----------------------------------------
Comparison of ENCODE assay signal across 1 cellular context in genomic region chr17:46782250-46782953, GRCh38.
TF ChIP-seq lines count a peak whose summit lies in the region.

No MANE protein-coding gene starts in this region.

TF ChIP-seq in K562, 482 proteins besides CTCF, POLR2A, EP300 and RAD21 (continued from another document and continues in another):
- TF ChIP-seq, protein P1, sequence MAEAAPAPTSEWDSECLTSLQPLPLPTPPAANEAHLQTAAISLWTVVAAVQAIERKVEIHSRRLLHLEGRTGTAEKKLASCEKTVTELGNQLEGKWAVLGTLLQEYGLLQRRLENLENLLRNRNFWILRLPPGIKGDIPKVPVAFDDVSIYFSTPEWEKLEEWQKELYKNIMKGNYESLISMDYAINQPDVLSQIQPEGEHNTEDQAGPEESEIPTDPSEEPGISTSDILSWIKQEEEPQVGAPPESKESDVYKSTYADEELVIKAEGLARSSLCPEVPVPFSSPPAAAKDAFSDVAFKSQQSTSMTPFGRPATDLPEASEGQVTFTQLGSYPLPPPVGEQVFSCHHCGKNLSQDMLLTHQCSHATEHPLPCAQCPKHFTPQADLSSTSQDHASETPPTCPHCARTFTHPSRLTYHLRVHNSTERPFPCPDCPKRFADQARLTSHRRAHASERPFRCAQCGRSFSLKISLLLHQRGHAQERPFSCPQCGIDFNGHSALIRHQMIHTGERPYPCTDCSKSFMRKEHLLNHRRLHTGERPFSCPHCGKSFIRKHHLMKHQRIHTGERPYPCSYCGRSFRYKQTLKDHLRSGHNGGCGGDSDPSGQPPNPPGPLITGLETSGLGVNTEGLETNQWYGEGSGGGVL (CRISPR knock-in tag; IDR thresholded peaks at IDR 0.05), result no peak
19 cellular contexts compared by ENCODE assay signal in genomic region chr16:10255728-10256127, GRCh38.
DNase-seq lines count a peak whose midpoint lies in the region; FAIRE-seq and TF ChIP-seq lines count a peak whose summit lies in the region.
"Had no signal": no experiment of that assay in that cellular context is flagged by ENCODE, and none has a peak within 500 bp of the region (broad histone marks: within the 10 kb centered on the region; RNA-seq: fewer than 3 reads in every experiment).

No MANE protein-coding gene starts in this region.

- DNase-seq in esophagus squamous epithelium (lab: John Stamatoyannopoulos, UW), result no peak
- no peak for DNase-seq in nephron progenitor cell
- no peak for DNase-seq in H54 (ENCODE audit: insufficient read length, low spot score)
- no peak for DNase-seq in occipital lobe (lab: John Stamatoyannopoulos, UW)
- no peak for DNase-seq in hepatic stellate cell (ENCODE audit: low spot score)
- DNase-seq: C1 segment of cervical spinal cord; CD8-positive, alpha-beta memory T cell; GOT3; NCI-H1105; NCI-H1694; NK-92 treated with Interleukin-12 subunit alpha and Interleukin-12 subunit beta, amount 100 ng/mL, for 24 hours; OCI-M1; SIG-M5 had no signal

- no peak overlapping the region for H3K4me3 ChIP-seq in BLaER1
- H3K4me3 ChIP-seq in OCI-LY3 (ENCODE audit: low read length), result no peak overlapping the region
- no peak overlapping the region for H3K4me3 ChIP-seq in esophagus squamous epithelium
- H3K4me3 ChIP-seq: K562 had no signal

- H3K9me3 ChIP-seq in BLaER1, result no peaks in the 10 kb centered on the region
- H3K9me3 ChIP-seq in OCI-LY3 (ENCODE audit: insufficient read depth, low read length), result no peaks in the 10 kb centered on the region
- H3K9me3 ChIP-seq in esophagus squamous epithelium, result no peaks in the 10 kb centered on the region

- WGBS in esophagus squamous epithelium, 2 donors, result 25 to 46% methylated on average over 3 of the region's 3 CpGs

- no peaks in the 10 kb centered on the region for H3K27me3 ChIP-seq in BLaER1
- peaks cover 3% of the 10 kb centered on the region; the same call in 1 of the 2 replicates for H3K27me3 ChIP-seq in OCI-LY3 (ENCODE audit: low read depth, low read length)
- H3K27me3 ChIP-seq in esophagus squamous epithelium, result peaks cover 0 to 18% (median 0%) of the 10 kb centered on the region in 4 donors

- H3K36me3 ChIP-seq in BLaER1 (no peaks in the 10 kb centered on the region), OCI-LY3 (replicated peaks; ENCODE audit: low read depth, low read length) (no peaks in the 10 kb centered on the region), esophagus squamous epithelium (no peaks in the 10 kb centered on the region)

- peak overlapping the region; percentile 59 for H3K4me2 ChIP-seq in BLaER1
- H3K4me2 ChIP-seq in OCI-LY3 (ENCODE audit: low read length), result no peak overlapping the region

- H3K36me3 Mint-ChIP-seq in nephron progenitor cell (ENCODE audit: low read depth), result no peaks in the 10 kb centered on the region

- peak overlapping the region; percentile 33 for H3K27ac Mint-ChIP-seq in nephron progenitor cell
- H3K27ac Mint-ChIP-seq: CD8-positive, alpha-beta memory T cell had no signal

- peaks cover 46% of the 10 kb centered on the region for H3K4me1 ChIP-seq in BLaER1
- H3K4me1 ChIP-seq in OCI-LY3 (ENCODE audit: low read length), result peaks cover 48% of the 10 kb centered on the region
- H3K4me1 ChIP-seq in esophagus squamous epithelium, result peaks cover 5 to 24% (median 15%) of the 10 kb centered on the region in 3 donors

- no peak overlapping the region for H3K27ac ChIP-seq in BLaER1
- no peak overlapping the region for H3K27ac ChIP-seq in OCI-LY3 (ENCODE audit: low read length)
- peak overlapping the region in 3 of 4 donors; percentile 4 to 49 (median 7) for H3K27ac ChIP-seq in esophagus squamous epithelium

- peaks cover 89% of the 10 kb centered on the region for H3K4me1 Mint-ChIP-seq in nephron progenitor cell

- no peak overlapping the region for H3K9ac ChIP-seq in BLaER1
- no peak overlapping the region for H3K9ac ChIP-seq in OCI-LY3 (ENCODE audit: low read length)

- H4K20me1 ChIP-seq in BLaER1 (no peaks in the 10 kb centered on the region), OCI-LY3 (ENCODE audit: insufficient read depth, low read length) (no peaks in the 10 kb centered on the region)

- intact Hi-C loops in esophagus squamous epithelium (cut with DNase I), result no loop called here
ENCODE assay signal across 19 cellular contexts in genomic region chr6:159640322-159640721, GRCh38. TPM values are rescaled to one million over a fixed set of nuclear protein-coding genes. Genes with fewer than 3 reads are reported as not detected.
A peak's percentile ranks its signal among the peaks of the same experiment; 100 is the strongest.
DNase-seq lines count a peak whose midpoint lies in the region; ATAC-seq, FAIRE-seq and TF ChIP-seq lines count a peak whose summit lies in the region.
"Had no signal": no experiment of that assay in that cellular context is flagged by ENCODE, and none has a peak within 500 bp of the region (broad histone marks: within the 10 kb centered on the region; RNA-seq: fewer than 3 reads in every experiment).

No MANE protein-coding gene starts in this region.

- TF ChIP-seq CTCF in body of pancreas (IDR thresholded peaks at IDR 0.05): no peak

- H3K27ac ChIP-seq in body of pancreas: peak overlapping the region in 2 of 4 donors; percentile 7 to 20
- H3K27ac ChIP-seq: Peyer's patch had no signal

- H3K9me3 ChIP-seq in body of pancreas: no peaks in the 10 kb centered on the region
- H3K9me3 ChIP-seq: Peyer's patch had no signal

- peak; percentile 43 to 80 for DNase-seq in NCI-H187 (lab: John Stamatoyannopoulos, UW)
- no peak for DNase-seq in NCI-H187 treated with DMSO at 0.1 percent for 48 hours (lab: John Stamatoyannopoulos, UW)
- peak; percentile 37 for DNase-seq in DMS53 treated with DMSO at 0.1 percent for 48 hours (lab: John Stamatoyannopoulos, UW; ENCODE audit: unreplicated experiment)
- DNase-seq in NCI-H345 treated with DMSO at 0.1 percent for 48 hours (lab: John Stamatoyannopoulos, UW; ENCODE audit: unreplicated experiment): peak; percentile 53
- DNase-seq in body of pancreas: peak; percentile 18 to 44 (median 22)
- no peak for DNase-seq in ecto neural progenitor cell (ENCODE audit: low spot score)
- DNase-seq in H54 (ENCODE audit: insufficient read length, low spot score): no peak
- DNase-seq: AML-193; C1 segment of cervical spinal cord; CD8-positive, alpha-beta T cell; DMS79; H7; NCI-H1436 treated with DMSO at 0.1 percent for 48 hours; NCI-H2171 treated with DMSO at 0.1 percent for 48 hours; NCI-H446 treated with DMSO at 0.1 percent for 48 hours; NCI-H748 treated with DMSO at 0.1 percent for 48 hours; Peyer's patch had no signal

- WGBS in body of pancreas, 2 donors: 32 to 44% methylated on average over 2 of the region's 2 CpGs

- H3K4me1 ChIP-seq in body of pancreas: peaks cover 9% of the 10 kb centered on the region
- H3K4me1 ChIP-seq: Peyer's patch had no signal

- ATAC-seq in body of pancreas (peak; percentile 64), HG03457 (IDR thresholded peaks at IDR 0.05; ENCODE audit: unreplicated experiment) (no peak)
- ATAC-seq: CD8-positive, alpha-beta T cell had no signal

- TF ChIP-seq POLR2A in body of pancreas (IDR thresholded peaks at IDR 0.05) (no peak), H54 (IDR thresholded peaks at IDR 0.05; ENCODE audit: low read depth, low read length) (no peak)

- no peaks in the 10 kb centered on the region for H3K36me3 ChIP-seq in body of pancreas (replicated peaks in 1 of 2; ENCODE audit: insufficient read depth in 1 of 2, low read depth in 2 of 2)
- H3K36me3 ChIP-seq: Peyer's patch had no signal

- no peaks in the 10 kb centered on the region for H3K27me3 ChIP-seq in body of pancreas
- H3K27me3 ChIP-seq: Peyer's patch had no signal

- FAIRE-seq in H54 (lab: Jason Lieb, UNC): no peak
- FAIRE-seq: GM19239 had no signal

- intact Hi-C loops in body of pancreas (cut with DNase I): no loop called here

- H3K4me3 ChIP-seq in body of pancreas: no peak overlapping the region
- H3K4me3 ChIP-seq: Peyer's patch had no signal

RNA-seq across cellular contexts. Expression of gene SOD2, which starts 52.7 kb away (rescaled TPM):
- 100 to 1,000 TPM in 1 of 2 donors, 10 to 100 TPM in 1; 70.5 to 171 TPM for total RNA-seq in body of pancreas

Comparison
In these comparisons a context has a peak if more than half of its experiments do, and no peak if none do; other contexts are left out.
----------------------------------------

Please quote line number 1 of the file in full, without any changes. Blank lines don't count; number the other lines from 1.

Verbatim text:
Comparison of ENCODE assay signal across 1 cellular context in genomic region chr17:46782250-46782953, GRCh38.